Stonemason travels to repair and beautify homes
Dorothy Thornton’s Mediterranean-style home and Giverny-style gardens stop traffic, especially this time of year when coreopsis, purple cone flower, Russian sage and rudbeckia abound in exuberant brush strokes.
She has loved her home in Peoria, Ill., for 37 years, but she hasn’t loved the crumbling limestone balusters on the porch, the crack in the front stone steps, crumbling tuck pointing around the brick archway to her garage or the pitted concrete steps up to her art studio.
These are not the kind of repair jobs within the purview of a regular handyman. Owners of the stately homes in the area fret over this kind of deterioration that requires specific skill to repair.
To their delighted astonishment last summer, a savior of sorts appeared before these homeowners: Bekim.
Word of his coming spread far and wide among the lovers of older homes. Now here for his second season of work, a network of people rejoice in sharing their Bekim stories.
Who is this man?
Bekim Berisha left his native, war-ravaged Kosovo and certain induction into thearmy in 1994 when he was 16-years-old. He went to Italy and apprenticed with a stone mason in Florence for three years.
He fell in love with an American woman in Florence, married her, and when she became homesick, he followed her back to Ohio and they now live in Indianapolis.
He started looking for work, expanding to neighboring states.
"He just showed up here one day and started doing the kinds of repairs no one else knew how to do or wanted to tackle," said Andrew Rand, who owns a large 1903 Georgian Revival brick home on Moss Avenue. "He’s our Kosovoan son of Moss."
Rand’s neighbor Ruby Picl said, "Sometimes people come into your life by accident, and they give so much. I’m grateful to Bekim. He is honest, dependable, extremely kind and sensitive. He must have had a gentle upbringing.
"When I met Bekim, he was just a wonderful surprise. For the amount of work he gives, he does not overcharge."
Picl said she postponed many needed repairs on her 1927 home because of the trouble finding qualified people to do the work.
"You can’t just look in the phone directory," she said.
Last year, Bekim started working on her home in September and worked through several frosts, finally leaving town in late November. He returned this summer to do her garage.
"I’m a flower person," Picl said. "Bekim told me he’d do his best so the dust would go down the alley."
Rand said Bekim and his crew put up scaffolding and repaired one of the tallest chimneys on Moss Avenue.
Laura and Andy McGowan had problems with water in the basement of their Moss Avenue home. Bekim changed the grading around their house, tore out an old wooden deck and made a patio out of old brick pavers.
"We had to look all over for enough pavers for the patio," Laura McGowan said. "We found pavers all over the property and in the back alley. We were given some from neighbors."
The patio was designed to complement the architectural style of the house. It curves and embraces a huge maple tree.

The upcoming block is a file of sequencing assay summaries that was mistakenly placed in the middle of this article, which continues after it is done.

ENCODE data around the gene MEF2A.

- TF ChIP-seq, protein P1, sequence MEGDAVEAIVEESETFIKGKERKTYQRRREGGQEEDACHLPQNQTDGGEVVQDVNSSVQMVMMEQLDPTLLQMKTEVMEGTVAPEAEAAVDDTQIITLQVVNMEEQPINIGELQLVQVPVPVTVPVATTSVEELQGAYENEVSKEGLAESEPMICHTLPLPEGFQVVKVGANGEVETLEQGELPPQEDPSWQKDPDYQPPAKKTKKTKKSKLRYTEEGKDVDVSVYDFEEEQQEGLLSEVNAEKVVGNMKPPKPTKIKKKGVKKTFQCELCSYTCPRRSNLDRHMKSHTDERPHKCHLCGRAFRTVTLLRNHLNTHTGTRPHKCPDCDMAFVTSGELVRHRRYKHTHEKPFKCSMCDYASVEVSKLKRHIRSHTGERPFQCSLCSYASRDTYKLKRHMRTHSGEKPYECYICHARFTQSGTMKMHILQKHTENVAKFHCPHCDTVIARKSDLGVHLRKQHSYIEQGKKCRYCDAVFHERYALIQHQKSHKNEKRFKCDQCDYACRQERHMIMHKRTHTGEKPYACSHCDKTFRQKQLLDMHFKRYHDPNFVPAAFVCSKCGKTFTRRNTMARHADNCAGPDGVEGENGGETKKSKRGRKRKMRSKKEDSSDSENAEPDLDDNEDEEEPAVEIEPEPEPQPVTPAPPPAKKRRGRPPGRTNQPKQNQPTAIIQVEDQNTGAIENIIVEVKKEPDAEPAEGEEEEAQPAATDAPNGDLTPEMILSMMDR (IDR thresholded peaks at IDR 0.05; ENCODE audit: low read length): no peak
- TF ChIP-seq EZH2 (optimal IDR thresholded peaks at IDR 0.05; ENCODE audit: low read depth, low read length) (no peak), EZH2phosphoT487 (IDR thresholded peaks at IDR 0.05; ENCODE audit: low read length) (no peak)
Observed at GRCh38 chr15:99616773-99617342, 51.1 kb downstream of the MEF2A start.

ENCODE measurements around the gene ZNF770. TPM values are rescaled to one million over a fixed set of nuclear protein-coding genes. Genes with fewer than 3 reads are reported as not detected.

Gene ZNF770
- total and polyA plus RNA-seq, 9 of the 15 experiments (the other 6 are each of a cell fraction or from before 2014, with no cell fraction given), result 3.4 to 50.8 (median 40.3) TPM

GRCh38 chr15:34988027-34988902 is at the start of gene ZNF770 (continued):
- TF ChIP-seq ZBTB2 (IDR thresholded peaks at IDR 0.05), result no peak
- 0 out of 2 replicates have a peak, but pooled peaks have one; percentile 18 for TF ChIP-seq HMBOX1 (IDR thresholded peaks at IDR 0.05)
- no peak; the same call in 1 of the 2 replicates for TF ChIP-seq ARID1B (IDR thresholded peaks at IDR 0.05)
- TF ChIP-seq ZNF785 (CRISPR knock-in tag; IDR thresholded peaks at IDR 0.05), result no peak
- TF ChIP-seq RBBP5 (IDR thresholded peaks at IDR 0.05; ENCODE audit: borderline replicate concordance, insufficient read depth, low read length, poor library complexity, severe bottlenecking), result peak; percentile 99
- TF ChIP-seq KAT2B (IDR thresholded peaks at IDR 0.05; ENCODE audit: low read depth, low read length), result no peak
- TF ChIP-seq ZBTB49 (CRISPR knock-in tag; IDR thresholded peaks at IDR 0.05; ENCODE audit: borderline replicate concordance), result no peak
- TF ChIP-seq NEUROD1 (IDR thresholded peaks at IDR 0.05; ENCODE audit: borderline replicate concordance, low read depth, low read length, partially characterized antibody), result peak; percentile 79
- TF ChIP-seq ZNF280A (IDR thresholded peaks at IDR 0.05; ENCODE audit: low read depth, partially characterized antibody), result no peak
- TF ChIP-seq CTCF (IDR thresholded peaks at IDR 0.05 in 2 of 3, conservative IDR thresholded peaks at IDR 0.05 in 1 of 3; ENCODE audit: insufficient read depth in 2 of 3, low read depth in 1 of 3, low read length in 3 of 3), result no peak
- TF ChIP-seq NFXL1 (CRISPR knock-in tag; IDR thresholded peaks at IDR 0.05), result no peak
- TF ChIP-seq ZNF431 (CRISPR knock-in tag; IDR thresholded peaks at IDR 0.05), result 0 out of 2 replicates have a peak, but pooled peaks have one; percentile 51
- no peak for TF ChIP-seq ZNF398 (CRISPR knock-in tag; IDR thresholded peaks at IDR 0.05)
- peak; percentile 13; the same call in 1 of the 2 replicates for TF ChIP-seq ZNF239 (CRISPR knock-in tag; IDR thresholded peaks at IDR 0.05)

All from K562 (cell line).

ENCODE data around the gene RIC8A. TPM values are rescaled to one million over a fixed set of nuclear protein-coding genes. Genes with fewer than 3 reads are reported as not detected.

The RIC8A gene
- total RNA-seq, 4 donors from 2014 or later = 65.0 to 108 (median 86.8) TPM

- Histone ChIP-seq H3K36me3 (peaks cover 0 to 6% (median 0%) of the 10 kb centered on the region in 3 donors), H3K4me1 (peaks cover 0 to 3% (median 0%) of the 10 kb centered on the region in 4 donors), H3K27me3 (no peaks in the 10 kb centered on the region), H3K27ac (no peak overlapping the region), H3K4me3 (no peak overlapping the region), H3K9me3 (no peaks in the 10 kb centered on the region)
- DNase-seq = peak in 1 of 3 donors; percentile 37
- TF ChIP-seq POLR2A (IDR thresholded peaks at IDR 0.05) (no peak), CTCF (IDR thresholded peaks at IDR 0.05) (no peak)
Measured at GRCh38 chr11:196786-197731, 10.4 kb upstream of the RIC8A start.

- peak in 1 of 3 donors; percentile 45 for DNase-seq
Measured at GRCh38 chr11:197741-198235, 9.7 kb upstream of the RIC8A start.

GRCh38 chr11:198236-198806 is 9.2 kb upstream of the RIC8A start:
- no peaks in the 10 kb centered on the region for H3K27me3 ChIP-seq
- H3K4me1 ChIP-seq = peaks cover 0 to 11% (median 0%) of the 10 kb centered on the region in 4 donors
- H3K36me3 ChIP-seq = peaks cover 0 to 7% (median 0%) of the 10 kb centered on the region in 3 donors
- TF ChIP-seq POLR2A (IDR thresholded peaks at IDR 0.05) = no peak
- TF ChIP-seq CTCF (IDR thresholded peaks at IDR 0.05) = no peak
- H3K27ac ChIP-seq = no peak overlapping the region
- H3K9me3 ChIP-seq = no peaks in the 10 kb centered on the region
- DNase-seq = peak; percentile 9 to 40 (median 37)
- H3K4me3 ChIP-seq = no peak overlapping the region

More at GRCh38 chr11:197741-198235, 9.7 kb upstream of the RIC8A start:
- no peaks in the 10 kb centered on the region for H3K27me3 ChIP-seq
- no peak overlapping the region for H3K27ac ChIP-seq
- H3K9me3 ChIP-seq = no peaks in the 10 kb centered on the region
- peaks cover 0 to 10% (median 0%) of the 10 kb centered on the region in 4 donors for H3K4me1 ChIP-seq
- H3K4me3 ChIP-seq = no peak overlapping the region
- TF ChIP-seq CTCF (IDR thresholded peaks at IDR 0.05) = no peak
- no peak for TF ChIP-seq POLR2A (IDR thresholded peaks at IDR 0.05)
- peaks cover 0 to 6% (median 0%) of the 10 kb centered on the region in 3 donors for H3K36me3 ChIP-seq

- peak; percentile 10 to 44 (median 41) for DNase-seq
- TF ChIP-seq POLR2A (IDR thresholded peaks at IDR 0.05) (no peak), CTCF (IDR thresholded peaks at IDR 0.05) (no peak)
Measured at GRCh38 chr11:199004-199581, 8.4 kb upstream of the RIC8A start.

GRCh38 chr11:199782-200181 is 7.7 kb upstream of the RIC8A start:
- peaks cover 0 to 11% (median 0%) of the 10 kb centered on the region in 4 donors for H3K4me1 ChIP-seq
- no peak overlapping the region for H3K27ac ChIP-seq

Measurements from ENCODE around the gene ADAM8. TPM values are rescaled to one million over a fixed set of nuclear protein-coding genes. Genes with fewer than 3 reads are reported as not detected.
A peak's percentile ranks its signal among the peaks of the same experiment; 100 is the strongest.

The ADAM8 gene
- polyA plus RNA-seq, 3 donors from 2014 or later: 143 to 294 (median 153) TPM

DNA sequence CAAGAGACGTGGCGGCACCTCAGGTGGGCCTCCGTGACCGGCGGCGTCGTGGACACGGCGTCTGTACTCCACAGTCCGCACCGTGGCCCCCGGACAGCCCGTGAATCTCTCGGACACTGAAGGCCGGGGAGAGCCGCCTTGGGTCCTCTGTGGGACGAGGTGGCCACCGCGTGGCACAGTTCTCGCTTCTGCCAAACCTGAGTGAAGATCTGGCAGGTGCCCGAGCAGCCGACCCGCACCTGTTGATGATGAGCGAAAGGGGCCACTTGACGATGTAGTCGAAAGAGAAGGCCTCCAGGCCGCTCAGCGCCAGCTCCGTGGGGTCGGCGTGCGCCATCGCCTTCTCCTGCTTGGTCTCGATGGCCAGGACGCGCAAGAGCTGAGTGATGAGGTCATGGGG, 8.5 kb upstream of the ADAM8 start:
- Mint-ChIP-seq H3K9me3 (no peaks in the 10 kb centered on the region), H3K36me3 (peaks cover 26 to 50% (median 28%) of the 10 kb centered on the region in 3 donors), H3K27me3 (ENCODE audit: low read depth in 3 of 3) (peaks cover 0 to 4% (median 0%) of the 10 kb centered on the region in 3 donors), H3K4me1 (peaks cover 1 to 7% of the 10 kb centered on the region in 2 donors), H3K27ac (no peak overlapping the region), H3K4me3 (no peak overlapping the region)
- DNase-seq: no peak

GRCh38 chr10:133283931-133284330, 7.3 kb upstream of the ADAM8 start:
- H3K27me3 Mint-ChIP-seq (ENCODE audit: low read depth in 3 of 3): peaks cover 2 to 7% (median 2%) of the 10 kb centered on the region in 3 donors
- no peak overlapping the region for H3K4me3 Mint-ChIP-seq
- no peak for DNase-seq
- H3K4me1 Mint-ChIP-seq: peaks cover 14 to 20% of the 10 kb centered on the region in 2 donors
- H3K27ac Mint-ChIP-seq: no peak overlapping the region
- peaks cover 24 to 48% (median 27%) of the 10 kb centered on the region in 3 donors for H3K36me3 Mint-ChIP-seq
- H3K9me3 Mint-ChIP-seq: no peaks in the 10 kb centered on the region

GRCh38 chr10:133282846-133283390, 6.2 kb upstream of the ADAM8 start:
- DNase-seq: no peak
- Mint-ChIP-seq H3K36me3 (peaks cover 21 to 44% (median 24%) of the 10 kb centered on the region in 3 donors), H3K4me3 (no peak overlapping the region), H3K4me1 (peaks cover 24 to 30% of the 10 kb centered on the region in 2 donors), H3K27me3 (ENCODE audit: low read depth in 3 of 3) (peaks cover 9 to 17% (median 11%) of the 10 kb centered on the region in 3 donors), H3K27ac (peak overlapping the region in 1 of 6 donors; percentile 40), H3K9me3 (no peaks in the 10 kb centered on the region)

With scientific precision, Bekim explains how he set the pavers on 7-inches of compacted gravel and 1-inch of compacted sand.
With the eye of a painter, he planted poppies, rudbeckia, hydrangea, meadow sage and coreopsis. Into the shady corners, he tucked hostas, coral bells, begonias, ferns and impatiens.
By the time he finished the project he had ripped out the old deck, removed old overgrown shrubs, regraded around the house, repaired crumbling and cracked masonry, designed the patio, gleaned the neighborhood for enough old pavers, installed the patio, landscaped with a combination of native and hybridized plants and did some house painting.
He works with his cousin, who trained with him in Italy. Together, they have trained some American workers who help on jobs.
Rand said Bekim knows how to mix tuckpointing so it looks old and blends in without creating the patchwork look of some tuckpointing repair jobs.
"No one wants to do this work for a reasonable rate. Homeowners don’t want to pay commercial rates," Rand said. "People get these huge quotes and then put off the repairs … and the deterioration gets worse.
"One neighbor on Moss was fighting a roof leak for years. Bekim was able to determine it was really a mortar issue, not the roof."
Bekim typically works from 6:30 a.m. to 7 p.m.
"You just don’t see that kind of work ethic," Rand said.
Looking over the work in progress on Rand’s carriage house, Bekim said, "People leave tuckpointing so long, the damage gets worse. It’s better to repair it as soon as it starts to fall."
Besides grinding out the old crumbling tuck pointing and replacing it with new, he had to dismantle one section of the brick wall and completely rebuild it.
In Italy, Bekim said he worked on stone and masonry that was from hundreds to thousands of years old. There, the work was mostly stone and stucco. Here, he does stone, stucco, brick and tuckpointing as well as concrete, paving, painting, dry walling and landscaping.
"In Italy, nothing less than 600 years old. Here, 100- to 150-years-old," he said explaining the age of the structures he repairs.
He hopes to work on projects in the Peoria area until November and return again in March.
With the eye of an artist and the temperament of a New Yorker, Thornton scrutinized her repaired limestone balusters recently and said, "It’s amazing. You can’t tell they were ever broken. He’s a genius."
Bekim can be reached at (317) 650-6796.
Clare Howard can be reached at 686-3250 or firstname.lastname@example.org.